Marijuana vs. Online Gambling [AUDIO]
This may sound surprising, but more Americans would prefer to legalize marijuana for recreational use than online gambling, according to the most recent national survey from Fairleigh Dickinson University's PublicMind.
By a ratio of more than two-to-one, respondents say legalized marijuana (52 percent) is preferable to online gambling (20 percent).
While New Jersey, Delaware and Nevada are the only three states that permit online gambling, as many as 10 states are considering legislation. The poll found that a majority of Americans are not following news about the issue very closely, but when asked if they favor or oppose allowing casinos to run online gambling for people in their states, two-thirds, or 63 percent, are opposed with a quarter, or 27 percent, who approve.
"There were some interesting gender differences, which is something we have seen repeatedly when we've asked questions about online gambling; men are more supportive of allowing it as opposed to women," said Krista Jenkins, director of PublicMind at Fairleigh Dickinson University. "We've polled on this issue for many years and these are attitudes that appear to not be changing much at all. Every time we've asked this question, we've usually gotten two-thirds of respondents who have said they are opposed to online gambling. When it comes to marijuana legalization, 50 percent favor the legalization of recreational marijuana compared with 44 percent who are opposed."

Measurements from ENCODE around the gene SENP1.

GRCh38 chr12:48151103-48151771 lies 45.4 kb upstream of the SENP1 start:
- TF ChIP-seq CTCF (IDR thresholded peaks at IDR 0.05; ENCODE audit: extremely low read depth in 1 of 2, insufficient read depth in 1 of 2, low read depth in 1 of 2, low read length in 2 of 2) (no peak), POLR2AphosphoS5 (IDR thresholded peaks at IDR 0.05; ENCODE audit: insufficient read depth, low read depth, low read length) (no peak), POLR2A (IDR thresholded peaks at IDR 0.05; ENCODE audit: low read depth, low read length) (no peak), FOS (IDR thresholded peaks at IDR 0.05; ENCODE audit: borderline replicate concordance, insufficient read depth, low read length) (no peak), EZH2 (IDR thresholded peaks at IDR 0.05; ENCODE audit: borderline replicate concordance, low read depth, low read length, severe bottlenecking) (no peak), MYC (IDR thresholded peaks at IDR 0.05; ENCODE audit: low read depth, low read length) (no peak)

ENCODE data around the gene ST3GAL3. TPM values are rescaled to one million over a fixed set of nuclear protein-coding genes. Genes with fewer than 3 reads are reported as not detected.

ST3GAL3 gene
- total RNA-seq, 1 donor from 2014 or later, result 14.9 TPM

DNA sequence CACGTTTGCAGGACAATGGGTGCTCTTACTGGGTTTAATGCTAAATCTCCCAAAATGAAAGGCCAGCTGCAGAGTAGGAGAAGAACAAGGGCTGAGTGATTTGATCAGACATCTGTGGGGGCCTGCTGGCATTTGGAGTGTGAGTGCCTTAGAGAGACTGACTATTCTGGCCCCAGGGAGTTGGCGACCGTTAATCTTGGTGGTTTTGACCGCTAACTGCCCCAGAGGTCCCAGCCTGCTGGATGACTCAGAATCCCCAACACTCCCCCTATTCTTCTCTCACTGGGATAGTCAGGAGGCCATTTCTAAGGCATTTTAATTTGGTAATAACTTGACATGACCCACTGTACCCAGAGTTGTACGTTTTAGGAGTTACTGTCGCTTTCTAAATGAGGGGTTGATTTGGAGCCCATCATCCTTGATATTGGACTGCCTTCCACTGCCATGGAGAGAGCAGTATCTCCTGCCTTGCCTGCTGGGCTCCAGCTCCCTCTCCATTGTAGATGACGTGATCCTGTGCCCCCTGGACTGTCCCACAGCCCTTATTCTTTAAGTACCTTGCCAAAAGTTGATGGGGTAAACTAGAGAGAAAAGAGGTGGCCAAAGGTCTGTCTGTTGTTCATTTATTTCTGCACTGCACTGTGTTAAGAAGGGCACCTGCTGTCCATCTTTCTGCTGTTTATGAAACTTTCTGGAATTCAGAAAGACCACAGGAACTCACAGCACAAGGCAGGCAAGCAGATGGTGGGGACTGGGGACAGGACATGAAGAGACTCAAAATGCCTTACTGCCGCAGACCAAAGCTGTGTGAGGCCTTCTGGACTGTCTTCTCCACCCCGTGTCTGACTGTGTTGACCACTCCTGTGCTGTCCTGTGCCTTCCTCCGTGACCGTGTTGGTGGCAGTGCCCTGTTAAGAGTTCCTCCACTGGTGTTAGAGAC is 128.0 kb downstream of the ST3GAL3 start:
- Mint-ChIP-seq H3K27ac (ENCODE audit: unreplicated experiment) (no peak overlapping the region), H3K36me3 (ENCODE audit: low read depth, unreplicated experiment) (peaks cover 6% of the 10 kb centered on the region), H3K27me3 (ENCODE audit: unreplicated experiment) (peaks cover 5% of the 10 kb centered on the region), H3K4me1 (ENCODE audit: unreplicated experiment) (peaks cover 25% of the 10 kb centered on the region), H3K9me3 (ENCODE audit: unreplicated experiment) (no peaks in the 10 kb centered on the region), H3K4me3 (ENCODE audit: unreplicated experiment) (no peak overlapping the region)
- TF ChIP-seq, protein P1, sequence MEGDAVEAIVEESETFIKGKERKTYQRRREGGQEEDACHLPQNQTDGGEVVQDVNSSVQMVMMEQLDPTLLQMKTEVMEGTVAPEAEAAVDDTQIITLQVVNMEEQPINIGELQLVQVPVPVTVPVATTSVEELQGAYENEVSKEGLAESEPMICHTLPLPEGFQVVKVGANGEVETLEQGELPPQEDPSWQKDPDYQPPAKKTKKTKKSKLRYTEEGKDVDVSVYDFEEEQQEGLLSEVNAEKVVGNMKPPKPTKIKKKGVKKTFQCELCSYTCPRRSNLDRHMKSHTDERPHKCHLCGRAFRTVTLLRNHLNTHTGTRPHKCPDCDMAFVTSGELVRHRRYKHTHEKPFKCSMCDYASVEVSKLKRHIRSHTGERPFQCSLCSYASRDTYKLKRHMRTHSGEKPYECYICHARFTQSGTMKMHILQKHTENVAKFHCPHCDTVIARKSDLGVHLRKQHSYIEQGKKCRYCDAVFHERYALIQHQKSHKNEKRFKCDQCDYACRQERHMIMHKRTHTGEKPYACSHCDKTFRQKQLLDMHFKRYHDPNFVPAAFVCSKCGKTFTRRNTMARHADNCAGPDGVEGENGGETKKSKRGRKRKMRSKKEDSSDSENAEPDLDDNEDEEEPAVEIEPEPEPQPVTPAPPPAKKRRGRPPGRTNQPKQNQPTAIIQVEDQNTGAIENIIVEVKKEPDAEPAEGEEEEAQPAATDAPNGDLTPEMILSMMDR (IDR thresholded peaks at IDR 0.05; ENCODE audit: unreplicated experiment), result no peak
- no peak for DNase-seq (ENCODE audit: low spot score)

The poll finds that almost nine in 10 Americans, or 86 percent, have heard or read a lot or some about legalization of marijuana with the majority, or 58 percent, who express the most attentiveness.
Age is also a factor in who supports the legalization of marijuana and who does not, according to the poll.
"Younger people, the millennials and the Generation X-ers, are more supportive as compared with the baby boomers and the World War II generation," Jenkins said. "Partisanship is also a dividing gap on the issue with Democrats more supportive than Republicans, which isn't necessarily surprising."